There are many facets involve with Alzheimer’s disease. Learn the A-Z’s of Alzheimer’s disease with CareAbout’s alphabetical list Alzheimer facts and stats.
A is for Alzheimer’s disease
Alzheimer’s disease is the most common form of dementia. It is responsible for about 70% of all dementia cases.
B is for Brain (and for beta-amyloid)
The brain is the source of Alzheimer’s disease. The disease is caused by the build-up of abnormal deposits of protein in the brain. There are two types of deposits, plaques and tangles. The plaques are a protein fragment called beta-amyloid and they build up in the spaces between nerve cells. The tangles are fibres of a protein called tau and they build up inside brain cells. These build-ups usually begin in the outer brain, where short-term memory is controlled. It then spreads and starts to affect long-term memory and other functions.
C is for CareAbout
CareAbout can help you locate and importantly choose the Home Care services and providers that are right for you. From Home Care Packages to privately funded care, CareAbout can help match you with the right provider for your needs and budget. There are many options for Aged Care services that let you comfortably stay in your own home and get the support and assistance you need.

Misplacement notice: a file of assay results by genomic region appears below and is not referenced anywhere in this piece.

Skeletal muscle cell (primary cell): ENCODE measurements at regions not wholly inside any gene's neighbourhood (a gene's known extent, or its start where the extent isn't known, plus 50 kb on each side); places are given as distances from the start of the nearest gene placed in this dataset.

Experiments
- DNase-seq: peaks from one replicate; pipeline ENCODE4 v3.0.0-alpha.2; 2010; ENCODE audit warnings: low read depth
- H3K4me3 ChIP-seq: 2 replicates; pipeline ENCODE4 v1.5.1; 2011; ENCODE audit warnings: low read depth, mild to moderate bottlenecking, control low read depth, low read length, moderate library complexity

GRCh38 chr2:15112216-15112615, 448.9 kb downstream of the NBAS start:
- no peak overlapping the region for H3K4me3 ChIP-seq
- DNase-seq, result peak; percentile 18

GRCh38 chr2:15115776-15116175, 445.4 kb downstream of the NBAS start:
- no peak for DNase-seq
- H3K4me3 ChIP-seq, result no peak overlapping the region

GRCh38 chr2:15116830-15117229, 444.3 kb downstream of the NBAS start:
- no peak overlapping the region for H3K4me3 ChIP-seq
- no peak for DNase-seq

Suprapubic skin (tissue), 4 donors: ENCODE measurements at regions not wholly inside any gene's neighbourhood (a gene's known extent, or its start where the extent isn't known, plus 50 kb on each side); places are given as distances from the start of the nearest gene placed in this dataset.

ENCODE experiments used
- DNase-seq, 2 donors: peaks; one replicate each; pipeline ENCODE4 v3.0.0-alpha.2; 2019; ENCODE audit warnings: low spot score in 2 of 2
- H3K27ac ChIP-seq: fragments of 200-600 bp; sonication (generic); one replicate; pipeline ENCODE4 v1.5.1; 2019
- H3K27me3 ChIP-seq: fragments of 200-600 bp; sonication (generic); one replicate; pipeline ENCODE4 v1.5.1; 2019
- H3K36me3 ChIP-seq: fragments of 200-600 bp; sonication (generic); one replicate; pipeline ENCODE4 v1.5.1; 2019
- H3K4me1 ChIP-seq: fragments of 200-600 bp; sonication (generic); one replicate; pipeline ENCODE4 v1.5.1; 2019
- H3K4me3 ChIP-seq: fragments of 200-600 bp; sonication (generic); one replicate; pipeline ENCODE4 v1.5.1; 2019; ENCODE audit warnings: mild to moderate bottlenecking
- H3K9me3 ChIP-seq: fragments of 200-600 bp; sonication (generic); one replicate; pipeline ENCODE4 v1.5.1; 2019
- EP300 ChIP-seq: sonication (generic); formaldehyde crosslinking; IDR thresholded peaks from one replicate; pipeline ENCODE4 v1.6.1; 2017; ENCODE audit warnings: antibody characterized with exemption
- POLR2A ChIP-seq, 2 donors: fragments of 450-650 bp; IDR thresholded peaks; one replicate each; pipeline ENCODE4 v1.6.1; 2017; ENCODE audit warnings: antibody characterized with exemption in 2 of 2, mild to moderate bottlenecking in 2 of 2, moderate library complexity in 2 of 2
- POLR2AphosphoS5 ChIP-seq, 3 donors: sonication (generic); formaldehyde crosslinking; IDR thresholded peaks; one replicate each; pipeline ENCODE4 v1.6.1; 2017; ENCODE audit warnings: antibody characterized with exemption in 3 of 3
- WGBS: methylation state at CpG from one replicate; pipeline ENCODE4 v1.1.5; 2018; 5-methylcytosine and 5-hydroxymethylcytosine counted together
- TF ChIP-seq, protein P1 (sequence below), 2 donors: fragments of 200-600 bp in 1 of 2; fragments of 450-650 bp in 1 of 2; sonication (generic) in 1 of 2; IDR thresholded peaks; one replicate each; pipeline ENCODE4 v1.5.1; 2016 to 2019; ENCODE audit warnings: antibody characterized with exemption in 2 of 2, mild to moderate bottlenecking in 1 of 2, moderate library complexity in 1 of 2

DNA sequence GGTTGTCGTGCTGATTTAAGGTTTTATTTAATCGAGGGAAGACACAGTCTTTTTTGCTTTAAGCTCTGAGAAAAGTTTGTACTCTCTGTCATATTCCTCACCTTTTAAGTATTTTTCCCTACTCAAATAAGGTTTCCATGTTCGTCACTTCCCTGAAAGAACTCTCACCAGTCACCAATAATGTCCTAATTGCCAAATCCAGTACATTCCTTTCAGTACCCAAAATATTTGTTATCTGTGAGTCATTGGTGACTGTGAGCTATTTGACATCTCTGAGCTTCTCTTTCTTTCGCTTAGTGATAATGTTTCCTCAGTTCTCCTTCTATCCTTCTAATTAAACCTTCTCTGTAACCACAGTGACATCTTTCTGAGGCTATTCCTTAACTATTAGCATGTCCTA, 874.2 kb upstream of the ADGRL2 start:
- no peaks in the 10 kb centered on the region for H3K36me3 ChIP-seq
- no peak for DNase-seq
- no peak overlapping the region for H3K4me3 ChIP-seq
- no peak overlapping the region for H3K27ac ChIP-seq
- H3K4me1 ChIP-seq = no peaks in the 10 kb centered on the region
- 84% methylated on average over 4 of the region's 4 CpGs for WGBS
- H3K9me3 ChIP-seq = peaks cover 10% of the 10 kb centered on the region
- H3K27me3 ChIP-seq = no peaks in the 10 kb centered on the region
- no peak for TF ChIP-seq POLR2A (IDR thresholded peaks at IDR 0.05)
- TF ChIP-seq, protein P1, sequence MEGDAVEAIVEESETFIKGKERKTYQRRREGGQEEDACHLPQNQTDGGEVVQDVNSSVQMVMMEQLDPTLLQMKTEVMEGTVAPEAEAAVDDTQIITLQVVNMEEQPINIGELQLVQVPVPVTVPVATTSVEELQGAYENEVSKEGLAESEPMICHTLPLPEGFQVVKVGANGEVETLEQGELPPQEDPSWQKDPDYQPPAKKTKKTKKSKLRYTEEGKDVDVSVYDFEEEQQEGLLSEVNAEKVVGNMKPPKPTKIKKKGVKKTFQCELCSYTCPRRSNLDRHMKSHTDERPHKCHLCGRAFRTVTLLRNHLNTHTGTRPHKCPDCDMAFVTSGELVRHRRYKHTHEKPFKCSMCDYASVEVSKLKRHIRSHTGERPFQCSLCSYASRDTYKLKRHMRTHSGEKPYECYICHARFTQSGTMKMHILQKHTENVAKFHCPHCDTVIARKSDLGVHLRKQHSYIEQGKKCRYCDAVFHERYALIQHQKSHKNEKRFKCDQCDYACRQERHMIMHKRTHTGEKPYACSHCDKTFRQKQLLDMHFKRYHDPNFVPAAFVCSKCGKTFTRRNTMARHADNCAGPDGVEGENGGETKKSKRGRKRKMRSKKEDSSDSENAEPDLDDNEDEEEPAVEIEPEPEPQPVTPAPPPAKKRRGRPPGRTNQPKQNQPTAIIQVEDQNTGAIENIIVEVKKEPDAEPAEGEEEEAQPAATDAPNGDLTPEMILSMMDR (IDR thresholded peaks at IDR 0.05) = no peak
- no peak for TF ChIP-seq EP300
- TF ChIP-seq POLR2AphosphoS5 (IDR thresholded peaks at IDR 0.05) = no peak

D is for Dementia
Dementia is not a specific condition or disease. It is a term that is used to describe a range of symptoms associated with loss of memory, thinking skills and behaviour skills that significantly reduce a person’s ability to perform everyday activities.
E is for Exercise
Early onset dementia is also known as younger onset dementia. It is the term used to describe dementia, including Alzheimer’s disease, occurring in people under the age of 65.
F is for Finances
People with Alzheimer’s disease may developed a decreased capacity to understand finances and make fully-informed decisions. Help them to get the support and advice they need, but make sure you include the affected person in discussions.
G is for Genetics
The vast majority of Alzheimer’s disease cases have no genetic links at all and start developing over the age of 65. However, a less common form, familial Alzheimer’s disease is caused by genetic mutation and can affect people under the age of 65.